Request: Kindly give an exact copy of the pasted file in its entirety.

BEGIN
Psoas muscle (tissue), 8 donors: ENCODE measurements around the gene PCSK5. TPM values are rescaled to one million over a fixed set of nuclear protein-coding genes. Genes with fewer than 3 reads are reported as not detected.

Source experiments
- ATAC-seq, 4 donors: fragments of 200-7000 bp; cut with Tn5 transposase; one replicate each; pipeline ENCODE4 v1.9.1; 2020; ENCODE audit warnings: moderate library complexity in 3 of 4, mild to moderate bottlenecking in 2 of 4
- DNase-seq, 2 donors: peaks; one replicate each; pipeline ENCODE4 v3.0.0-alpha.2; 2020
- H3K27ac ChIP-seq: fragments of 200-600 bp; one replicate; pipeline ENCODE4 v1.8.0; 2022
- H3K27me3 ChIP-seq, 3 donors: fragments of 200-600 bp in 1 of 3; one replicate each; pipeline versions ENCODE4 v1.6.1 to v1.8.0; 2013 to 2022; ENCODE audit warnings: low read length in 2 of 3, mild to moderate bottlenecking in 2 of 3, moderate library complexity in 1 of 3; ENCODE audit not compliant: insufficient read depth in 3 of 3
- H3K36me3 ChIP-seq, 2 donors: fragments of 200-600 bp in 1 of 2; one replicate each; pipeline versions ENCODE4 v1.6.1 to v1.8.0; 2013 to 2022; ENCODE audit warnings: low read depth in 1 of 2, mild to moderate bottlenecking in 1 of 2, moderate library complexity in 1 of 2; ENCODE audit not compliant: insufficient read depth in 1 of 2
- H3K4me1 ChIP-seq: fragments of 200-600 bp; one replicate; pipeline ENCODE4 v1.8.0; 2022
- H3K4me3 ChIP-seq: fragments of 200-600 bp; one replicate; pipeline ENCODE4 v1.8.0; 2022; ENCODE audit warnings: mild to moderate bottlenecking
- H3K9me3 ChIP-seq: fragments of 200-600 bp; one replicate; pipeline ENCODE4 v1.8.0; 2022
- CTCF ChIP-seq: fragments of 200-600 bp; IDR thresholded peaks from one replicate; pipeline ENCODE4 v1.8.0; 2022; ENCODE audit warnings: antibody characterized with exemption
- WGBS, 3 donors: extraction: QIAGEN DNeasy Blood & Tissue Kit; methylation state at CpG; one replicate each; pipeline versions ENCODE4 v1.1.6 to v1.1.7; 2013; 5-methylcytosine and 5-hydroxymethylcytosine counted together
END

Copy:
Psoas muscle (tissue), 8 donors: ENCODE measurements around the gene PCSK5. TPM values are rescaled to one million over a fixed set of nuclear protein-coding genes. Genes with fewer than 3 reads are reported as not detected.

Source experiments
- ATAC-seq, 4 donors: fragments of 200-7000 bp; cut with Tn5 transposase; one replicate each; pipeline ENCODE4 v1.9.1; 2020; ENCODE audit warnings: moderate library complexity in 3 of 4, mild to moderate bottlenecking in 2 of 4
- DNase-seq, 2 donors: peaks; one replicate each; pipeline ENCODE4 v3.0.0-alpha.2; 2020
- H3K27ac ChIP-seq: fragments of 200-600 bp; one replicate; pipeline ENCODE4 v1.8.0; 2022
- H3K27me3 ChIP-seq, 3 donors: fragments of 200-600 bp in 1 of 3; one replicate each; pipeline versions ENCODE4 v1.6.1 to v1.8.0; 2013 to 2022; ENCODE audit warnings: low read length in 2 of 3, mild to moderate bottlenecking in 2 of 3, moderate library complexity in 1 of 3; ENCODE audit not compliant: insufficient read depth in 3 of 3
- H3K36me3 ChIP-seq, 2 donors: fragments of 200-600 bp in 1 of 2; one replicate each; pipeline versions ENCODE4 v1.6.1 to v1.8.0; 2013 to 2022; ENCODE audit warnings: low read depth in 1 of 2, mild to moderate bottlenecking in 1 of 2, moderate library complexity in 1 of 2; ENCODE audit not compliant: insufficient read depth in 1 of 2
- H3K4me1 ChIP-seq: fragments of 200-600 bp; one replicate; pipeline ENCODE4 v1.8.0; 2022
- H3K4me3 ChIP-seq: fragments of 200-600 bp; one replicate; pipeline ENCODE4 v1.8.0; 2022; ENCODE audit warnings: mild to moderate bottlenecking
- H3K9me3 ChIP-seq: fragments of 200-600 bp; one replicate; pipeline ENCODE4 v1.8.0; 2022
- CTCF ChIP-seq: fragments of 200-600 bp; IDR thresholded peaks from one replicate; pipeline ENCODE4 v1.8.0; 2022; ENCODE audit warnings: antibody characterized with exemption
- WGBS, 3 donors: extraction: QIAGEN DNeasy Blood & Tissue Kit; methylation state at CpG; one replicate each; pipeline versions ENCODE4 v1.1.6 to v1.1.7; 2013; 5-methylcytosine and 5-hydroxymethylcytosine counted together